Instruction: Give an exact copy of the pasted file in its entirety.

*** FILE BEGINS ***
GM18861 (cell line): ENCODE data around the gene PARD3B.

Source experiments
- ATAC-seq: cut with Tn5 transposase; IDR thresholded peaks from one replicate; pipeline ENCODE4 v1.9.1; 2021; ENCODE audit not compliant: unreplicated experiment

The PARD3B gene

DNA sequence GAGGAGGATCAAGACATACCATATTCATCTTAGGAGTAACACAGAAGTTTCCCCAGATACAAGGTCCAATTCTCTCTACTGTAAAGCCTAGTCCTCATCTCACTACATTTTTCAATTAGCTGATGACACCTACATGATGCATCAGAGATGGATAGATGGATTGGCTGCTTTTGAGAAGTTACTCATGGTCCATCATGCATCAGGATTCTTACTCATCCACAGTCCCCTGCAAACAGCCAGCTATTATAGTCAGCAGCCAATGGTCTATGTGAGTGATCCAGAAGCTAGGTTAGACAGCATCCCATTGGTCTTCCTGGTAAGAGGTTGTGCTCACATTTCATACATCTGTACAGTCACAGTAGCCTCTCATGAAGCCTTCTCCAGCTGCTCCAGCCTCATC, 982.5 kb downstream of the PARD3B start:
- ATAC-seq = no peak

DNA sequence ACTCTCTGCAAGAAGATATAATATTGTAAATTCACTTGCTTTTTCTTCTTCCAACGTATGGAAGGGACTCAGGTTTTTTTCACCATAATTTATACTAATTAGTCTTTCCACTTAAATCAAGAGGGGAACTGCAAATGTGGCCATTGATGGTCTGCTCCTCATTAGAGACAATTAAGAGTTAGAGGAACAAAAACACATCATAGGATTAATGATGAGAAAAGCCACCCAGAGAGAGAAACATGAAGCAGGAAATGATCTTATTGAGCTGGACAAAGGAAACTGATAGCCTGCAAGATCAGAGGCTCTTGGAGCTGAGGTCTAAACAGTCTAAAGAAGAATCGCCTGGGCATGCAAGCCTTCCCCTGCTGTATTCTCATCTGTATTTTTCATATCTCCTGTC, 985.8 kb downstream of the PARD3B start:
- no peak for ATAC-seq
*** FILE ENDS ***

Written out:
GM18861 (cell line): ENCODE data around the gene PARD3B.

Source experiments
- ATAC-seq: cut with Tn5 transposase; IDR thresholded peaks from one replicate; pipeline ENCODE4 v1.9.1; 2021; ENCODE audit not compliant: unreplicated experiment

The PARD3B gene

DNA sequence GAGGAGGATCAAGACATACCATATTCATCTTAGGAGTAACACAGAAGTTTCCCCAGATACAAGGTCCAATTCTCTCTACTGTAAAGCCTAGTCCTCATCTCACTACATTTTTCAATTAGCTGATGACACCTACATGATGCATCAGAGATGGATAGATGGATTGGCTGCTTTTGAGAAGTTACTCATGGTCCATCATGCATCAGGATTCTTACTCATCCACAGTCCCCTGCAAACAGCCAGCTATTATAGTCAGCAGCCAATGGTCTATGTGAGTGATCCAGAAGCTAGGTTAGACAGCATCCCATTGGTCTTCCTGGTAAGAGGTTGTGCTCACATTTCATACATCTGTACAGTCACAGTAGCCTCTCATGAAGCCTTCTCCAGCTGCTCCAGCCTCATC, 982.5 kb downstream of the PARD3B start:
- ATAC-seq = no peak

DNA sequence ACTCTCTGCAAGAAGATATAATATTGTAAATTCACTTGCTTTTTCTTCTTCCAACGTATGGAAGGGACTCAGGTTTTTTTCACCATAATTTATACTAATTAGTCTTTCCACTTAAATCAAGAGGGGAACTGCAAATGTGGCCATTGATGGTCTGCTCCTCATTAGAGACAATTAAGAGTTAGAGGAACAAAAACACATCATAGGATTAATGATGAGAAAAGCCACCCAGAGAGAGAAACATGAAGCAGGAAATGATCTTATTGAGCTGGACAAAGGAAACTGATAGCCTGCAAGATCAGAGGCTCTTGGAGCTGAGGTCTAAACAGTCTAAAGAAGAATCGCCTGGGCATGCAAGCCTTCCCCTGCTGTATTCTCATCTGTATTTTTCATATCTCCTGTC, 985.8 kb downstream of the PARD3B start:
- no peak for ATAC-seq